Straits Settlements 10 Dollars - A Contemporary Forgery


We're back!  From a long absence because we were working on a book project with Mr. Saran Singh. Now that the book has been published and launched, we can do go back to our usual "business".

For our first blog posting of 2017, we have a interesting piece of a forgery note - a Straits Settlements $10 note, dated 1 January 1935. We believe is may be a contemporary forgery (due to the apparent ageing of the paper), which means that it as created at the time when these notes were legal tender and in active circulation.

Take a look :

Fig 1. : Straits Settlements $10 - Obverse (Counterfeit)




Fig 2. : Straits Settlements $10 - Reverse (Counterfeit)

At first glance this piece can be easily mistaken for the real thing because this is a very good attempt and it certainly look very real. Even the paper is much thicker and of a higher quality. Now let's examine the piece up close. But first, here's a genuine piece from the author's collection :


Fig 3. : Straits Settlements $10 - Obverse (Genuine)
Fig 4. : Straits Settlements $10 - Reverse (Genuine)

In terms of dimensions, both the pieces are very close. The size of the paper is exactly the same however, the plate size of the forgery is slightly smaller by close to 1.5 mm.

Fig 5. : Side by side comparison

Now let's do a close up comparison of a few key areas under 10x magnification :

Fig 6. : Printer name (Forgery)
Fig 7. Printer name (Genuine)


Fig 8. : Portrait of the King(Forgery)

Fig 9. : Portrait of the King (Genuine)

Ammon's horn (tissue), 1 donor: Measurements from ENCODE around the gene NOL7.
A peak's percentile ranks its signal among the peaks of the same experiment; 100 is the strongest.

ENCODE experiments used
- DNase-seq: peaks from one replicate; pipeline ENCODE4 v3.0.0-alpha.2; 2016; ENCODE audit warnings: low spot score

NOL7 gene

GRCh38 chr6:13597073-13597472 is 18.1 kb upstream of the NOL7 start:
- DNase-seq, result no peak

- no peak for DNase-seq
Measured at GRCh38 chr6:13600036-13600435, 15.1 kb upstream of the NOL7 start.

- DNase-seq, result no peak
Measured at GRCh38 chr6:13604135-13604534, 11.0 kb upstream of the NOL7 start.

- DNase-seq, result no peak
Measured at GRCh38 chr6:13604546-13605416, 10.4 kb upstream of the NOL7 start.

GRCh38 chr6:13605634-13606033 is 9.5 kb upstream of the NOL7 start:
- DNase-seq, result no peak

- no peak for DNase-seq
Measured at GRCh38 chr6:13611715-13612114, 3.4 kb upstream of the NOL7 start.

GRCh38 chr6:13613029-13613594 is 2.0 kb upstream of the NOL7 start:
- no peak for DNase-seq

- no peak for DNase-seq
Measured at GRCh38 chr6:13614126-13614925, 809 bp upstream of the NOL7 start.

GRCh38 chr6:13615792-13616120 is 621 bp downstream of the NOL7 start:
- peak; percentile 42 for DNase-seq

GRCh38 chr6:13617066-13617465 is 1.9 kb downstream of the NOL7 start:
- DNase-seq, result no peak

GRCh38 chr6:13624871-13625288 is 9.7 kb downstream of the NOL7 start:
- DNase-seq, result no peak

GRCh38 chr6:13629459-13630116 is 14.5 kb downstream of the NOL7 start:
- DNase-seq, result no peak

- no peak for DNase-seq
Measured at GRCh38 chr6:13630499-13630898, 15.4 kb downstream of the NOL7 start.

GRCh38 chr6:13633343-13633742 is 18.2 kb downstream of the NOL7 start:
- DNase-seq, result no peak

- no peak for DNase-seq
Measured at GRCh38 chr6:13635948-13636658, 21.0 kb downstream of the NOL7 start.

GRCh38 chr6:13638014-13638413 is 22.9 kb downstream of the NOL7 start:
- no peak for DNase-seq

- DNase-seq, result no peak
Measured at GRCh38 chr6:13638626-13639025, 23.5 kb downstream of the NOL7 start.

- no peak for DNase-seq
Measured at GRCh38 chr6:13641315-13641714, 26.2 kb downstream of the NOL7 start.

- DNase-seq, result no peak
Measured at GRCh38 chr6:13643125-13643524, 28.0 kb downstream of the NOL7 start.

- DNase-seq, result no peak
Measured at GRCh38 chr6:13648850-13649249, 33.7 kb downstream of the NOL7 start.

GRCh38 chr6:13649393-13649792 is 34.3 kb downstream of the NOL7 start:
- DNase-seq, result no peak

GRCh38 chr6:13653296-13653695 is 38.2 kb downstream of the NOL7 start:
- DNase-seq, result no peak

Fig 10. :  Serial number (Forgery)

Fig 11. :  Serial number (Genuine) - the edges of the digits are very crisp and clear

Fig 12. : Signature (Forgery) - Note the overlapping with the title of the signatory

Fig 13. : Signature (Genuine) - no over lap or print over the title of signatory

Fig 14. : Ten (Forgery), note the raise paper of the fold, indicating that the quality of the
paper is comparatively lower than the genuine piece.

Fig 15. : Ten (Genuine)

Fig 16: Tiger (Forgery)

Fig 17. : Tiger (Genuine) - note the fine details of the hair on the tiger's face.
(Note: It is a rather sad looking tiger don't you think?)

It is a very good forgery, it even has a watermark - quite cleverly done.

Fig 18 : Watermark on a forgery $10

But if you look at it up close, the tell tale signs are there i.e. the lack of details and precision in the printing of the forgery piece.

So please be aware that even as far back as 80 years ago there are very skilled and determined forgers out there ! Please do be careful when you are buying these high value pieces and be sure to double check on the details under a magnifier.

Interestingly enough, this exact piece turned up at an auction in Singapore way back on October 2015.



A special note of thanks to one Mr. T for letting us examine this piece up close. In fact this piece makes an interesting collectible too!

In the meantime, Happy New Year 2017 and Happy Collecting!





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